TryHackMe: Advent of Cyber [Day 10] Metasploit-a-ho-ho-ho
Room: Advent of Cyber
“Hi, Lindsey here. I’ve been a great Elf all year, but there was one incident and now I think I’m on Santa’s naughty list.
What? You didn’t think us elves got presents too? Well we do and we get first pick of the pressies!
Can you help me hack into Santa’s system that keeps track of the naughty and nice people to see if I am on it?”
For this challenge you will have to deploy the VM from the question and then use either OpenVPN or the THM virtual Kali Machine (if you are a subscriber) to connect to it. If you need instructions for how to do that, click HERE.
#1 Compromise the web server using Metasploit. What is flag1?
First thing we need to do is get on our attacking machine (OpenVPN or Kali) and do an nmap scan. This will show us what ports are open, and a few other things. -sV finds the service version for what’s running on the ports, and -O tries to determine the operating system. All these details will help you when you are trying to find the correct exploit and lay the foundation for an attack.
nmap -sV -O <target ip address>
Here are the results:
Make sure to leave this open so you can refer to it or copy it to a text document.
Looks like we have three ports open. Port 22 (SSH) running OpenSSH 7.4, Port 80 (HTTP) With Apache Tomcat/Coyote JSP engine 1.1., and finally, Port 111. We know we need to find a way to get into the web server, Port 80, so let’s find an exploit for that.
Use your command line and type in the following to open up Metasploit :
Before we get too into that though, let’s use our browser to connect to that web server and see if we can find any more information.
Yes, this is exactly what Lindsay the Elf was talking about. At the top, I see we get redirected to /showcase.action. I Googled that and got the following results:
So this means we are probably looking for an exploit targeting Apache Struts.
Back to Metasploit. I used the following command to narrow down what I need:
search type:exploit name:Struts
When choosing an exploit, try to find a more recent one, because older ones might have been patched. You see we have some here that are ten years old!
It’s good to do as much research/enumeration as you can before you run your exploit, because in some cases you may only have one chance to get it right.
I actually recognize one of the exploits from the blog post in the source material, so I assume that will be the correct one. If you needed to do more research on certain exploits though, there are a couple good places to go.
HERE is the Exploit Database (take note of the CVE #):
HERE is the National Vulnerability Database:
And HERE is Mitre’s Common Vulnerabilities and Exposures Database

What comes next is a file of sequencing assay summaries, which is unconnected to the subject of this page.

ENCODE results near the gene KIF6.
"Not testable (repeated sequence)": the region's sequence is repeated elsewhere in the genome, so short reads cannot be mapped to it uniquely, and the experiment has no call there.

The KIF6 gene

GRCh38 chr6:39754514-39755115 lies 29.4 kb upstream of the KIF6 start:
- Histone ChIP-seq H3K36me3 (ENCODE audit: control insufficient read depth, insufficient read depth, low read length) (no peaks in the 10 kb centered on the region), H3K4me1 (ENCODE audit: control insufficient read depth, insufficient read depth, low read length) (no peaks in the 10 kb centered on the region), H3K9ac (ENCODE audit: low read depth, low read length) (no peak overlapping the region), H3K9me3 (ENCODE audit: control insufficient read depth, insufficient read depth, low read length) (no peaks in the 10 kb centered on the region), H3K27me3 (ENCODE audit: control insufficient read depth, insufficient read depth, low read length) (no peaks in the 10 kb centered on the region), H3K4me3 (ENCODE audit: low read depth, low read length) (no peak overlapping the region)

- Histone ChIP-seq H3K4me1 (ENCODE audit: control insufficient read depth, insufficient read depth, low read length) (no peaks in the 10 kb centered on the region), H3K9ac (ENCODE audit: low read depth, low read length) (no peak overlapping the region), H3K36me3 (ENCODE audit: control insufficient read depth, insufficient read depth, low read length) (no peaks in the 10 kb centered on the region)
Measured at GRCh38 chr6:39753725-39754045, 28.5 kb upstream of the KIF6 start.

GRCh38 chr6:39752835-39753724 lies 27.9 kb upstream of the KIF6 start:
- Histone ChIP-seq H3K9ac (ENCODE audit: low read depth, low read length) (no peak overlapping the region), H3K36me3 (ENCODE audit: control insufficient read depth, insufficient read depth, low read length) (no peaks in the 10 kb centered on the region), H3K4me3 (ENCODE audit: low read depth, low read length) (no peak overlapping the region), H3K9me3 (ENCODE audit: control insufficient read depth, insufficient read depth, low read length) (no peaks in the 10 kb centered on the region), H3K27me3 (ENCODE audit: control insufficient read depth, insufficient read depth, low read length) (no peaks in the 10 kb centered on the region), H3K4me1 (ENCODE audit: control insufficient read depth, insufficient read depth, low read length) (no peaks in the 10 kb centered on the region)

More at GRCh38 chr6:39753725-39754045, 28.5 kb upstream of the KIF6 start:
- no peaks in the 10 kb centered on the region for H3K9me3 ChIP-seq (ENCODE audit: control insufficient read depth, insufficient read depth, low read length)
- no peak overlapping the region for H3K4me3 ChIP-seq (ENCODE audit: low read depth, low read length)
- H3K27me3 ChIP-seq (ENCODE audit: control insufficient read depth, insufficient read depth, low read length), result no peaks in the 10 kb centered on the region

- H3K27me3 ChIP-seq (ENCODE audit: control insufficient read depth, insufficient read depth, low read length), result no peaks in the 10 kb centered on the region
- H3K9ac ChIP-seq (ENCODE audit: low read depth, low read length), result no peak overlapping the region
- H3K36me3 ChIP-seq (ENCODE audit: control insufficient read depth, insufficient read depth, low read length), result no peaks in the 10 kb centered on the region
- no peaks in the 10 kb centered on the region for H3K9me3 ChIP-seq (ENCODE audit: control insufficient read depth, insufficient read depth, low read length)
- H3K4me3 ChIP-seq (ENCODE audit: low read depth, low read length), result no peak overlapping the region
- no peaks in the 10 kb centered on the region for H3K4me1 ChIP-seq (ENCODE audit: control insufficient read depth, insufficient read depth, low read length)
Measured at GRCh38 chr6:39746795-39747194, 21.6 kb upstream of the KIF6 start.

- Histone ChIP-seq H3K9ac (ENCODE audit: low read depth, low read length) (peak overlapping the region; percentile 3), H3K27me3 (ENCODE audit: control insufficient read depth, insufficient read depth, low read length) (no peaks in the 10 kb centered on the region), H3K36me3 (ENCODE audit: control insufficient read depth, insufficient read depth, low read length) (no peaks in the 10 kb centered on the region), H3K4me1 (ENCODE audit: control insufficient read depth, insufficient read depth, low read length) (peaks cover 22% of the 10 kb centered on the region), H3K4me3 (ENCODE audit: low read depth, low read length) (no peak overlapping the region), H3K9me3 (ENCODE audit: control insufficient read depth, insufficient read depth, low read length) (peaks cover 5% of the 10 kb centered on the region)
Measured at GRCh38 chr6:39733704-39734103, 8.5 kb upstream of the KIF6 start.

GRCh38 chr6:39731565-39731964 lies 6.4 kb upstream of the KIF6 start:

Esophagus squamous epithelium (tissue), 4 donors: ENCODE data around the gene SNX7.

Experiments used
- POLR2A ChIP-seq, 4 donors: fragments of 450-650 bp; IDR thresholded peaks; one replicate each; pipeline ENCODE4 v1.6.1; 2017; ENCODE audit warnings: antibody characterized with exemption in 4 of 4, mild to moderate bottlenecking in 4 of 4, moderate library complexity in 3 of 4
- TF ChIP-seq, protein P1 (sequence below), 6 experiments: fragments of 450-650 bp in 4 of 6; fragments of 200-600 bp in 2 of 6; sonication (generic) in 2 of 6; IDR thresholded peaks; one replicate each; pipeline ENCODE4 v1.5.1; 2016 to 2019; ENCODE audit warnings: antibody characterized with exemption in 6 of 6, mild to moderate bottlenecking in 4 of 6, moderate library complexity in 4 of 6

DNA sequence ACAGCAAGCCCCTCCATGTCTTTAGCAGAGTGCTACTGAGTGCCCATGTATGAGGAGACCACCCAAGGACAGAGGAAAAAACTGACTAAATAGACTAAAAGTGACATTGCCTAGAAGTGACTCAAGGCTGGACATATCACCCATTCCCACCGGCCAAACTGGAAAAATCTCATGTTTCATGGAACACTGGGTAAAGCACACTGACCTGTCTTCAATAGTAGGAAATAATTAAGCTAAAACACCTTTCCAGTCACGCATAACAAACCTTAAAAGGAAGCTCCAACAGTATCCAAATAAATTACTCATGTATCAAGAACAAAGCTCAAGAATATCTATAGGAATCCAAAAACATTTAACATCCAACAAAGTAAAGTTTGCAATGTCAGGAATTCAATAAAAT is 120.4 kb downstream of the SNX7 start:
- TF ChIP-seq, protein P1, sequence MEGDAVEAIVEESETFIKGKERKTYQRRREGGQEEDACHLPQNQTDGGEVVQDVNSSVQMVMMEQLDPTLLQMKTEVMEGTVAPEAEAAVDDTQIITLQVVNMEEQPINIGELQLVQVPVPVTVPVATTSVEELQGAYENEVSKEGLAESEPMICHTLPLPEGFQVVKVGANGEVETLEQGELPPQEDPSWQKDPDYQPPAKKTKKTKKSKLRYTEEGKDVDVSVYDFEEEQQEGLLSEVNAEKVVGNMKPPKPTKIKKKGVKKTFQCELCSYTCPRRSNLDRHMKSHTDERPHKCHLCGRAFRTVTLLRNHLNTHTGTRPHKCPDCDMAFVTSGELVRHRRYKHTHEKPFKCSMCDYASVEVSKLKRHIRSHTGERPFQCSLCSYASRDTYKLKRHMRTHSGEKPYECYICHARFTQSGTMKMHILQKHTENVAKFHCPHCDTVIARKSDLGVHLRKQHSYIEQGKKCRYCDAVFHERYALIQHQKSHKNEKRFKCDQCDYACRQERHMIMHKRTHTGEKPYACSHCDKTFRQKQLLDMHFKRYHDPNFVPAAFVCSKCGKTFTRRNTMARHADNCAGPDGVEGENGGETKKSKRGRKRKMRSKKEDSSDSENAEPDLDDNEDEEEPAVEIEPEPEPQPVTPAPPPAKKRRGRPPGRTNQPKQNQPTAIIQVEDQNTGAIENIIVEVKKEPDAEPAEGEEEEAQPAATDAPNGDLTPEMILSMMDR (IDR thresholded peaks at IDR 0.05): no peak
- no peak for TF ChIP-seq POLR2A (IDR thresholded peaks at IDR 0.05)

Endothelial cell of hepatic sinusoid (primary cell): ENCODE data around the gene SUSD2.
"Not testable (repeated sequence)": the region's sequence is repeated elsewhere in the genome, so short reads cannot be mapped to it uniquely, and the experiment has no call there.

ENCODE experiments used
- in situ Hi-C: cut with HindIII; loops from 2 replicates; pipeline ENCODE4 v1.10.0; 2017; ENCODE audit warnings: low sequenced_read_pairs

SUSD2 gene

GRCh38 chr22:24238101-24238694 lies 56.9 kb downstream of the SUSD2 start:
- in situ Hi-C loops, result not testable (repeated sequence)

OK, so let’s get our chosen exploit loaded:
use <name of exploit>
or in our case:
Now we need to set some parameters. Let’s use:
To set our target, we type:
set RHOSTS <target machine>
and then to set the target port, we type:
set RPORT <target port>
If you noticed earlier, Metasploit already chose a payload for us, which was linux/x64/meterpreter/reverse_tcp. That’s fine for our purposes. It will basically spawn a meterpreter shell you can use to traverse the target system.
If you needed to change it though, you could type “show payloads” and then “set payload <name of payload>”.
Look at it like this: The exploit is the rocket to get to your target, but the payload is what you are actually delivering.
Next, we need to make sure LPORT and LHOST are filled out. They were completed automatically for us in this case, using the THM Kali VM info:
LHOST is going to be your IP, and LPORT is the port you are using to listen with.
Lastly, lets set our TARGETURI:
set TARGETURI <web url path>
DOUBLE CHECK everything one more time!
Does it all look good?
Now…the moment of truth. Type:
Let’s find out where we landed:
Looks like a random directory.
Now, we need to find the flag. Meterpreter shells have their own set of rules, but you can type “shell” to spawn a more traditional one. In our case, we will, because the “find” command won’t work otherwise and I’d rather not slog through all of the directories.
Finding the flag:
find / 2>/dev/null | grep -i “flag1”
Exactly what we were looking for. Type “exit” to return to the Meterpreter shell. Then we can read the file:
Good Job! Moving on.
Question #2 Now you’ve compromised the web server, get onto the main system. What is Santa’s SSH password?
Let’s look at all the users on this system to see if we can find Santa:
Looks like Santa is actually the only one here. Let’s change to his directory and check out what files he has:
Well, that was easy! lol.
Let’s open it up:
Question #3 Who is on line 148 of the naughty list?
We know the naughty list is on Santa’s system, and we just got the password for it, so let’s move over there and answer the next question. You can exit out of meterpreter by typing “exit” and then “exit” again to back out of Metasploit, or alternatively, just open up a new command line.
We will be connecting via SSH:
ssh santa@<target ip address>
Let’s check out the files:
Once again, Santa makes this entirely too simple for us.
cat -n naughty_list.txt
We add the -n so that the lines of the output are numbered.
Near the bottom we have our flag!
Question #4 Who is on line 52 of the naughty list?
cat -n nice_list.txt
This was a fun challenge that helped me brush up on my Metaspoilt skills. I hope you enjoyed following along with me. Make sure to bookmark those exploit databases.
Happy Hacking! ❤